After President Trump's first speech to a joint session of Congress last year, CNN commentator Van Jones told viewers that Trump “became president of the United States in that moment.”

On Tuesday, after Trump's first official State of the Union address, Jones offered a much darker appraisal: “He was selling sweet-tasting candy with poison in it.”

Jones is not the only disillusioned observer who thought Trump might have pushed a reset button but now appears unconvinced that the president will change his style, even after another on-script performance in the House chamber.

The Boston Globe's James Pindell wrote last year that “in many ways, it was the long-awaited pivot that Trump has always promised. This was unlike any other speech we have seen from Trump: He was disciplined, didn't veer much at all from the script and hit his marks.”

During Trump's speech on Tuesday, Pindell tweeted that the president's remarks contained “nothing new at all” and added that the State of the Union address “no longer matters.”

Reuters's Steve Holland and Jeff Mason wrote in 2017 that Trump “appeared to look for a reset” and “set aside disputes with Democrats and the news media to deliver his most presidential performance to date.”

On Tuesday, Holland and Mason wrote that “whether Trump would follow through on his appeal for bipartisan harmony was far from clear. Trump’s past attempts at a unifying message have been undermined by his later rancorous tweets and divisive statements that angered Democrats and frequently annoyed lawmakers in his own Republican Party.”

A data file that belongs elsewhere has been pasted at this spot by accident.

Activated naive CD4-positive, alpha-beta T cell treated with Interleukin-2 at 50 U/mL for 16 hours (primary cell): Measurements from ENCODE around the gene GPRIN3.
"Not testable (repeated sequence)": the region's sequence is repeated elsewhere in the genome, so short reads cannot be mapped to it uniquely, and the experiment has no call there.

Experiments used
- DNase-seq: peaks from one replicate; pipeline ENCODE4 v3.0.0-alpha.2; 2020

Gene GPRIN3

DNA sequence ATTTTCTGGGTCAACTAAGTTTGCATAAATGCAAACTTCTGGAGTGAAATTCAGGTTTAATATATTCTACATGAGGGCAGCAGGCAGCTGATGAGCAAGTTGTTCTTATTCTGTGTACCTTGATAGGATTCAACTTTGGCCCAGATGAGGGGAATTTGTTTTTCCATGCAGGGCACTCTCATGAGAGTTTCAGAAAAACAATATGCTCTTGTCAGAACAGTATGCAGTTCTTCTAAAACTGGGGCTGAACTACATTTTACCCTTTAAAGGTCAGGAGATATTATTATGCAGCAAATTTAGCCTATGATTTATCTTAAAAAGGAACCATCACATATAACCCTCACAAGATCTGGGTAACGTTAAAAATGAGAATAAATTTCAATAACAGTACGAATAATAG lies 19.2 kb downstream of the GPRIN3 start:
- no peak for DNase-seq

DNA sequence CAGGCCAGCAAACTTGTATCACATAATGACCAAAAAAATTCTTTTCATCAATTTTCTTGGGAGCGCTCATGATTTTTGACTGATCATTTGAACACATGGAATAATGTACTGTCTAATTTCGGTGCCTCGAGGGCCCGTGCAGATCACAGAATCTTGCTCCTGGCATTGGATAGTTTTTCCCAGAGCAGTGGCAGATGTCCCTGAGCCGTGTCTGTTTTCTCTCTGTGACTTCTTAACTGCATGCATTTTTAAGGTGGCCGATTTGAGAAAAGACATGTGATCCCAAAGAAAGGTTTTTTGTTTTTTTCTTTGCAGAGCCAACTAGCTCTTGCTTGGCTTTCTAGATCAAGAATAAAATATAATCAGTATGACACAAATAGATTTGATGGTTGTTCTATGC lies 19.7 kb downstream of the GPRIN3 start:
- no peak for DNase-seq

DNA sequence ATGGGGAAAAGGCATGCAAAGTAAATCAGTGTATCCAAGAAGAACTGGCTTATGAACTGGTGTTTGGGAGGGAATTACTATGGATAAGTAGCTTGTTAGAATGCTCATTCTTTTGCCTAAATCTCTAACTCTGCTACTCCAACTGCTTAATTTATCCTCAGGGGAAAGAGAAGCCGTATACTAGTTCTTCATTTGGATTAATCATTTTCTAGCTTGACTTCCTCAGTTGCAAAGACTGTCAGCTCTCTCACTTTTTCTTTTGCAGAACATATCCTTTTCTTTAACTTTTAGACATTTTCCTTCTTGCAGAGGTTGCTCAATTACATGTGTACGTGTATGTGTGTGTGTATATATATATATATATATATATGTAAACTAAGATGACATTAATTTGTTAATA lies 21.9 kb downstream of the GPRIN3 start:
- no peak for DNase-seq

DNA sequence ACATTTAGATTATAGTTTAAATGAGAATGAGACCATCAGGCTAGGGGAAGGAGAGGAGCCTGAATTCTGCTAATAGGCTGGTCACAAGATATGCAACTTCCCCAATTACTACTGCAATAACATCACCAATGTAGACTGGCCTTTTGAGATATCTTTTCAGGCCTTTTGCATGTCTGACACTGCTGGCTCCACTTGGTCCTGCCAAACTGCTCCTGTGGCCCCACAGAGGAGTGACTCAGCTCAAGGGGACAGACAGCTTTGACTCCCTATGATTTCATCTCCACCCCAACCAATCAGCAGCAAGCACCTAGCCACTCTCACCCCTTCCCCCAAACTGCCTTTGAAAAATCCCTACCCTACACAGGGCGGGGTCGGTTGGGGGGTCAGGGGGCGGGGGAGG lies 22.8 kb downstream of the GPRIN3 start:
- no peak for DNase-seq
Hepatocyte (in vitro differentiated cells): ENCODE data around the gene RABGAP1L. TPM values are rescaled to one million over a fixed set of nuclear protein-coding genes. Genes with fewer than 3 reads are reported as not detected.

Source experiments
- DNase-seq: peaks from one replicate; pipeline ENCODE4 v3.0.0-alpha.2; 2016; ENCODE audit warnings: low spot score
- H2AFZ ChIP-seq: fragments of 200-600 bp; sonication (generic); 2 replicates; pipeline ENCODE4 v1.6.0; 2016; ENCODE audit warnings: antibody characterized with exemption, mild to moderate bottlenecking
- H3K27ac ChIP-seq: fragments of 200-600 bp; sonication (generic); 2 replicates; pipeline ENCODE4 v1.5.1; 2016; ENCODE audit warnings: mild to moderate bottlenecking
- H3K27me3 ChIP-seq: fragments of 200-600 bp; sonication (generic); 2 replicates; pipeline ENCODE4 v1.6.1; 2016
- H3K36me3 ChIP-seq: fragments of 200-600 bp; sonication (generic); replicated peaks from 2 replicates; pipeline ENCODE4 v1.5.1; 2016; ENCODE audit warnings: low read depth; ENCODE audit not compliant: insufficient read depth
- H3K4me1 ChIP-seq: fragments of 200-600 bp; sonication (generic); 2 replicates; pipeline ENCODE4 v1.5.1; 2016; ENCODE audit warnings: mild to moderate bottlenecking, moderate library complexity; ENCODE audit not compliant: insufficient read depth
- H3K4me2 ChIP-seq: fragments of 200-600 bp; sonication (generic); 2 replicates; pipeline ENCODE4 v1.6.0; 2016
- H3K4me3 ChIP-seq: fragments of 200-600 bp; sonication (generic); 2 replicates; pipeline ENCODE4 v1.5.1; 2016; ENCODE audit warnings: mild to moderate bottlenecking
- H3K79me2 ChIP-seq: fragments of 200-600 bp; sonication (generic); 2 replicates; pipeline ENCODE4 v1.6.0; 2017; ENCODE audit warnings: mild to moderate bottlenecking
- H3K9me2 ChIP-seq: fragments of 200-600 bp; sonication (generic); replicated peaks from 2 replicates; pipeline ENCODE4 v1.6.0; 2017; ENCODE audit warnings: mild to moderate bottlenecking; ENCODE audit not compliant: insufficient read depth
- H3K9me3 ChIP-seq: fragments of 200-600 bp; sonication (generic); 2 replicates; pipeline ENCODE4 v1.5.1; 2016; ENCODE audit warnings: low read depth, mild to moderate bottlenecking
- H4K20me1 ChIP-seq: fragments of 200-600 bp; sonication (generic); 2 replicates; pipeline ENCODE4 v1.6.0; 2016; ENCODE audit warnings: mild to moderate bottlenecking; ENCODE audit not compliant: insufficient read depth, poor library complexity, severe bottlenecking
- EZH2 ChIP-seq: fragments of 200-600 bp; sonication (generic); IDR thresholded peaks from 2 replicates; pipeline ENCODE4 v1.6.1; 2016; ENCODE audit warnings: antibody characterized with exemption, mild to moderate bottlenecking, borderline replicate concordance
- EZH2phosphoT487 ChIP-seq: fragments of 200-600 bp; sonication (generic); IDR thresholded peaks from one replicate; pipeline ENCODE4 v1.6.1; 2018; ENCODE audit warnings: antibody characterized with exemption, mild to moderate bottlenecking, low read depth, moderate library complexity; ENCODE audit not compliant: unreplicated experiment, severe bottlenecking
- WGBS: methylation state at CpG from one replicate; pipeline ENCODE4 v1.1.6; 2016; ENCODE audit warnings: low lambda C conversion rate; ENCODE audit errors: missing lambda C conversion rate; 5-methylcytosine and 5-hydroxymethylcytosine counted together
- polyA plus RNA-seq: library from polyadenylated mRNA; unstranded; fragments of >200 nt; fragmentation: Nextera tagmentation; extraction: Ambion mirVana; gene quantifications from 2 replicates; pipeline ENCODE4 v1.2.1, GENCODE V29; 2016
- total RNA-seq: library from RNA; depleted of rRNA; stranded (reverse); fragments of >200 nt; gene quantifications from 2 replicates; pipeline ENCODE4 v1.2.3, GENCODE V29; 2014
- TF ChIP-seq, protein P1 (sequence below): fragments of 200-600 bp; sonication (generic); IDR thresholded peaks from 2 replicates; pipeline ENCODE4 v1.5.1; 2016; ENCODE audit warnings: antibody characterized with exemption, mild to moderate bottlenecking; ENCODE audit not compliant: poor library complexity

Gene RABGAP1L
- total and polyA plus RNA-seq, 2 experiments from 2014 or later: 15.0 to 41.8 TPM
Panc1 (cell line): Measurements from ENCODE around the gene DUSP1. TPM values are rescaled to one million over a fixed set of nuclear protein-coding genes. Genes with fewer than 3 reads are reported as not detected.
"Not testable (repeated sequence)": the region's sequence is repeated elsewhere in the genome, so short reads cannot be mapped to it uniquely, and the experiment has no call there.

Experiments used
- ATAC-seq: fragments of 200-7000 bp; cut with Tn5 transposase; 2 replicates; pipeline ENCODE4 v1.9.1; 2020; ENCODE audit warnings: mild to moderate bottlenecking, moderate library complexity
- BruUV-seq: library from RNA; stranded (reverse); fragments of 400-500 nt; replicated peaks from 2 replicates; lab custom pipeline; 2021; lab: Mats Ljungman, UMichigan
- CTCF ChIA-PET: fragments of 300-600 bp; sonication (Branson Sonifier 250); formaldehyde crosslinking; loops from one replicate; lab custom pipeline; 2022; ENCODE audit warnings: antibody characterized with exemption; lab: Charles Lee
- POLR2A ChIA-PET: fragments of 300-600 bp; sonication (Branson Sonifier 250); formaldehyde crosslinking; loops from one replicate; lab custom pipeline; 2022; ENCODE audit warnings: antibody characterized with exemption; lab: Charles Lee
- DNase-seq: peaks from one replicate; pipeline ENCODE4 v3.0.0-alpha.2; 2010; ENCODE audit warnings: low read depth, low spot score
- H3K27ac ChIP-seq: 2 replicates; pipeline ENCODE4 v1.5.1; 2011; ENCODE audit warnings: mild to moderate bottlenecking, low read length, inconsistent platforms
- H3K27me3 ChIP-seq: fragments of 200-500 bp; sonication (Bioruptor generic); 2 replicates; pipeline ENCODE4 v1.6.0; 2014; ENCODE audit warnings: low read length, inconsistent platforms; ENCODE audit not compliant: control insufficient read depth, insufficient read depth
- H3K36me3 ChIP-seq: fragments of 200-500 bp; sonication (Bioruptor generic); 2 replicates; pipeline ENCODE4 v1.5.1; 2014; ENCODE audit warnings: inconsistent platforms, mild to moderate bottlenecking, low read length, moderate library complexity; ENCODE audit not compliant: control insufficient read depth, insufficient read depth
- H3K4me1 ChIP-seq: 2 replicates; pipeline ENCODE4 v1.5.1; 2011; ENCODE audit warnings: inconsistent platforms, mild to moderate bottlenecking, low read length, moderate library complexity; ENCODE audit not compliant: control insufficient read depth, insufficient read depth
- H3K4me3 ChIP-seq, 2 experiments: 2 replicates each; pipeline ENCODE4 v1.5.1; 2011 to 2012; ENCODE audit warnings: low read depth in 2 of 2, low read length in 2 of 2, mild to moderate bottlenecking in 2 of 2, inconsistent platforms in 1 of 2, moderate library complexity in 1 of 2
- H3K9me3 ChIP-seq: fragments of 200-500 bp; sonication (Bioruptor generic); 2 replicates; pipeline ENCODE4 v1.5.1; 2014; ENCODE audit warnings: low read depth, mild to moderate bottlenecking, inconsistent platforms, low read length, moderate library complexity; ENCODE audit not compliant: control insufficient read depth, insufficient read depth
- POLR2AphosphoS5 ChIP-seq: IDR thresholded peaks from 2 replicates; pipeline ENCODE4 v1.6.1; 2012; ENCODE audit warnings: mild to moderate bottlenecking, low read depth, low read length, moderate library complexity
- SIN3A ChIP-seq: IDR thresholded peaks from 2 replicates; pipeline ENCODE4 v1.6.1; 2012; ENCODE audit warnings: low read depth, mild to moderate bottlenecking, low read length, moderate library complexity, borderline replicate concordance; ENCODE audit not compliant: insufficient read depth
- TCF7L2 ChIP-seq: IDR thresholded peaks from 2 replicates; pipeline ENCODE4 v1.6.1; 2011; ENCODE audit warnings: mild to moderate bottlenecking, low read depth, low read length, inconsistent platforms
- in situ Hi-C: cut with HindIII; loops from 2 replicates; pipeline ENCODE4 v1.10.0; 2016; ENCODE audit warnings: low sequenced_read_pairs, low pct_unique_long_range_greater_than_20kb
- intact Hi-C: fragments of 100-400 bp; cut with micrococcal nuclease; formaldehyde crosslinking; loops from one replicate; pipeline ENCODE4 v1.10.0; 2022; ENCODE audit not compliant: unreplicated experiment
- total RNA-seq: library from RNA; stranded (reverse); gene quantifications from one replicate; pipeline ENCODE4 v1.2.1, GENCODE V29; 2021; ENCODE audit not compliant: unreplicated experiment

You get the idea. Trump had been president for barely a month when he addressed the nation in February. The sample size was so small that it was at least conceivable that his well-reviewed speech might signal a shift away from the hyperpartisan tone that had characterized his campaign.

Now, however, the sample is big enough that any thought of a pivot seems laughable. Trump has shown over and over that he can be presidential, in the conventional sense, for brief moments but always reverts to what he calls “MODERN DAY PRESIDENTIAL.” That's how Trump describes his Twitter habit, which, as Holland and Mason noted, often undermines his unifying messages.

Trump's 2017 speech is a prime example: He delivered the address on a Tuesday. On Thursday, he tweeted that Democrats “have lost their grip on reality” and then, on Saturday, he tweeted a false accusation that President Barack Obama had wiretapped Trump Tower during the presidential race.

Trump as candidate, Republican nominee, president-elect and president is the same person. The media seems to have abandoned the notion that he might change.